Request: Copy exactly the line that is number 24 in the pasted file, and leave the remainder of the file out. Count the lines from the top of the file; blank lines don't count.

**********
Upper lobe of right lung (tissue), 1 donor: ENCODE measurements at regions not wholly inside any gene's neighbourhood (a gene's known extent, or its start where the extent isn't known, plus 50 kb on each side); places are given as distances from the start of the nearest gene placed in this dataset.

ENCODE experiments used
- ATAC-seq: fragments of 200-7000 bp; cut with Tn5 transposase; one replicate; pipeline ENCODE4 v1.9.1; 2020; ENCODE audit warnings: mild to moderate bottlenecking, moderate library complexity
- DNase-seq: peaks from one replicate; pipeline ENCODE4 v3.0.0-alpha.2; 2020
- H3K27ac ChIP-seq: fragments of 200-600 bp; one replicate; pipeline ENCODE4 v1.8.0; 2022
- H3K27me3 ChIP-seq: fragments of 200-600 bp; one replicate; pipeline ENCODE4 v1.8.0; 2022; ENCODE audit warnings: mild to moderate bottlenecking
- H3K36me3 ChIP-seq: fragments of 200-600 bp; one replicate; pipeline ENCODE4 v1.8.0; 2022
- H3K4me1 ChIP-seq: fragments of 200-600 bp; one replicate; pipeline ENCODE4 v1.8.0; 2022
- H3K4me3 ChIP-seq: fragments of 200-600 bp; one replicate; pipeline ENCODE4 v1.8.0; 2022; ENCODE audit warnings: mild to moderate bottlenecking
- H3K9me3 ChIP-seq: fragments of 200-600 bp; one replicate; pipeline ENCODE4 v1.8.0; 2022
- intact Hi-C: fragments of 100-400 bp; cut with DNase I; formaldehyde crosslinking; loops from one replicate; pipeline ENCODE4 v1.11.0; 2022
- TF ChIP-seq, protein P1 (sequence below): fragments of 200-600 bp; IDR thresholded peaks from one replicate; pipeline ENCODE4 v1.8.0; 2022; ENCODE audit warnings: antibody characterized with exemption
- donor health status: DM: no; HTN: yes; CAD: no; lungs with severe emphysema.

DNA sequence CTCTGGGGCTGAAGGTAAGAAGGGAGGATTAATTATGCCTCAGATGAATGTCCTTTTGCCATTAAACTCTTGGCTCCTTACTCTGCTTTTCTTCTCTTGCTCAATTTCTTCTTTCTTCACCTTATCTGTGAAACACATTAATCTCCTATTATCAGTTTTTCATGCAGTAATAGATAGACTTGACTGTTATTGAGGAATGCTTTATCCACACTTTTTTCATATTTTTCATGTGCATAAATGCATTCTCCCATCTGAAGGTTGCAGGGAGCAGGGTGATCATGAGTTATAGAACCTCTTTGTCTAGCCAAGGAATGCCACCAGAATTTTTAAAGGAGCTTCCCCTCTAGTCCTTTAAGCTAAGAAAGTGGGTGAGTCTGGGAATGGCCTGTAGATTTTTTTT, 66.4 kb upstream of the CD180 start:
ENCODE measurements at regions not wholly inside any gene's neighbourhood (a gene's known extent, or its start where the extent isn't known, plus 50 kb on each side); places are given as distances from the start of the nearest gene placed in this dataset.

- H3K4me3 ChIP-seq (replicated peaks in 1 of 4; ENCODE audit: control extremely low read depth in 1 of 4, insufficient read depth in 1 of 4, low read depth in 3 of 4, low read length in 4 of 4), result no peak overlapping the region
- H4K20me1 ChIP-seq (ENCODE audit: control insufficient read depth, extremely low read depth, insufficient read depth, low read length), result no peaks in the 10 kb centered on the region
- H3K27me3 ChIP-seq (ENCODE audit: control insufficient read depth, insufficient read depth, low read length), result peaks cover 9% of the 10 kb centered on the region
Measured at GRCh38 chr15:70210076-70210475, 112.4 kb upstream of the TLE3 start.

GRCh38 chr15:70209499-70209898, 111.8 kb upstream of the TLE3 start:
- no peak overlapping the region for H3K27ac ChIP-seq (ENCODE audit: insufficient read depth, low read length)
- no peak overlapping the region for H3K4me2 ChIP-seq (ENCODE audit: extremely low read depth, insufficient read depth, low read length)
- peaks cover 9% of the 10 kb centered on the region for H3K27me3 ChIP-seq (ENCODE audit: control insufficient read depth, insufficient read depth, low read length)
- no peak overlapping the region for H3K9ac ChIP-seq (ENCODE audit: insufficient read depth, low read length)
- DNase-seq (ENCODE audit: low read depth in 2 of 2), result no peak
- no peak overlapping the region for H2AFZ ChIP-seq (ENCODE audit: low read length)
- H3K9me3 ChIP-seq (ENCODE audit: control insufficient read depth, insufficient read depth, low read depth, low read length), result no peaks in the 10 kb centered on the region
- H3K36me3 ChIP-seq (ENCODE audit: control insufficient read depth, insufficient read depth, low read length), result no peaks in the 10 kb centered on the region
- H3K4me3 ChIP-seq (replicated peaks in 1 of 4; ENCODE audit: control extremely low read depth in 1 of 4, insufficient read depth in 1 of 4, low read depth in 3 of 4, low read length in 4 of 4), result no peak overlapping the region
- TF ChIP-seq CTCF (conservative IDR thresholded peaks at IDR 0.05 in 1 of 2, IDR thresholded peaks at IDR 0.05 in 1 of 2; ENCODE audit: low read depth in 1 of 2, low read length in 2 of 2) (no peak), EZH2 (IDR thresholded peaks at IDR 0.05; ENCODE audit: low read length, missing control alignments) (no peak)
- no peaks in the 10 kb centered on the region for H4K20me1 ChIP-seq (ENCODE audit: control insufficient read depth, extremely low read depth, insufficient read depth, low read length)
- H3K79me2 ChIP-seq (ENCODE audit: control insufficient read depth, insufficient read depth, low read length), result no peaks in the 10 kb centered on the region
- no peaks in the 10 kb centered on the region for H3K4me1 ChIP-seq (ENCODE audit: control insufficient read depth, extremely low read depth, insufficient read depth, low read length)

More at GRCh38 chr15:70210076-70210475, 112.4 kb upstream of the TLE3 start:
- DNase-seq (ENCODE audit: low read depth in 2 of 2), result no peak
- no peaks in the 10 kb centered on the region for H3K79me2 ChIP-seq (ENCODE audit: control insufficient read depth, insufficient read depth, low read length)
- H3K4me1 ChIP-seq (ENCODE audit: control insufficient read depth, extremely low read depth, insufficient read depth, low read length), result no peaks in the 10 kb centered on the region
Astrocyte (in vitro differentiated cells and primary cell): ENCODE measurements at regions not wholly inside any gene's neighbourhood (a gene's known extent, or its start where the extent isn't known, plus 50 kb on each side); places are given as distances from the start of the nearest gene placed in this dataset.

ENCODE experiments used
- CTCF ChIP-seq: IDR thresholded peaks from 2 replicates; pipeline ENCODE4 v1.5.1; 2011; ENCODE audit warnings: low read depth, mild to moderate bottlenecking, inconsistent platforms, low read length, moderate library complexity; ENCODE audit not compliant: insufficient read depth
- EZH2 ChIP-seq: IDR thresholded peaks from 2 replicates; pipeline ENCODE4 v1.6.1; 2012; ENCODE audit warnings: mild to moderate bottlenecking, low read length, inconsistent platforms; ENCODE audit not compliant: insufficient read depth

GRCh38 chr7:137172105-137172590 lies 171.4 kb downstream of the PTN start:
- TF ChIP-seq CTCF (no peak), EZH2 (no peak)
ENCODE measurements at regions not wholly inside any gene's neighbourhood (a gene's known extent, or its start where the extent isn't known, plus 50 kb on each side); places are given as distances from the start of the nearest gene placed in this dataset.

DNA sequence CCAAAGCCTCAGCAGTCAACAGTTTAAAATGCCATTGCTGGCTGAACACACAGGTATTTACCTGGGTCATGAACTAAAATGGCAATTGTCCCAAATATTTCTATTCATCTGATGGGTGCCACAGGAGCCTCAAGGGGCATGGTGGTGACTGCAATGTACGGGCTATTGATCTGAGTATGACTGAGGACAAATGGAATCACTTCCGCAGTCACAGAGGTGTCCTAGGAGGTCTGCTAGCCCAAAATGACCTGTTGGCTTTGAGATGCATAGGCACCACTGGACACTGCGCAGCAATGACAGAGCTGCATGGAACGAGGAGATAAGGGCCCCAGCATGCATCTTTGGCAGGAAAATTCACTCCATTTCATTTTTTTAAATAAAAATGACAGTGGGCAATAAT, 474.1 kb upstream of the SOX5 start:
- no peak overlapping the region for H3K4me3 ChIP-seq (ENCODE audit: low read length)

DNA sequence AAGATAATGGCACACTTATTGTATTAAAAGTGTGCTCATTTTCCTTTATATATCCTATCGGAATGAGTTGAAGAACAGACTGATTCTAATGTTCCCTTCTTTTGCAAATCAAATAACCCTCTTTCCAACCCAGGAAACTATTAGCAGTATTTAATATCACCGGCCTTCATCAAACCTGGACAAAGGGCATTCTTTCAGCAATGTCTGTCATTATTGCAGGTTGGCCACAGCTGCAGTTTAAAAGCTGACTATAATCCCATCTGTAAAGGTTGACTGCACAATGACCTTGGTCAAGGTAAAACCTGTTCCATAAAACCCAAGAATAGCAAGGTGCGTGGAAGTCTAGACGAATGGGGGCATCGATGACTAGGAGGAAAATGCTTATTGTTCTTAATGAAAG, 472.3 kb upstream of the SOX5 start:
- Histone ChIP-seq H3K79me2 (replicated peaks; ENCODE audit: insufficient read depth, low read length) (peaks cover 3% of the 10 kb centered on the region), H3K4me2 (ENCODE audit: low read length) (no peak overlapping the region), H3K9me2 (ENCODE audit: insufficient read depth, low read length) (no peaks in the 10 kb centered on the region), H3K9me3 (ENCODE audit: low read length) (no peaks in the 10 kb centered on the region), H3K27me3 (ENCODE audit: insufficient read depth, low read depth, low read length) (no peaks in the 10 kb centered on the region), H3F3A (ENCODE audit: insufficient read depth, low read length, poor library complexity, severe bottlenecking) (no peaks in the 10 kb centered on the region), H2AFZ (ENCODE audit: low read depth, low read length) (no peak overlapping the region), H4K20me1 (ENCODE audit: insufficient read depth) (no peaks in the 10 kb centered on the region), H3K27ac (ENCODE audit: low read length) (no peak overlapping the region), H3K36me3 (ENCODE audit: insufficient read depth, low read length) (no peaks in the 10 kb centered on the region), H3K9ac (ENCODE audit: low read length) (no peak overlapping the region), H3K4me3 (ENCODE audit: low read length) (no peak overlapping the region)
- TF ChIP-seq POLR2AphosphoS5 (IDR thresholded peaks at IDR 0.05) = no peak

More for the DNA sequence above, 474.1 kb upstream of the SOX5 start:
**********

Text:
- no peak overlapping the region for H3K9ac ChIP-seq (ENCODE audit: insufficient read depth, low read length)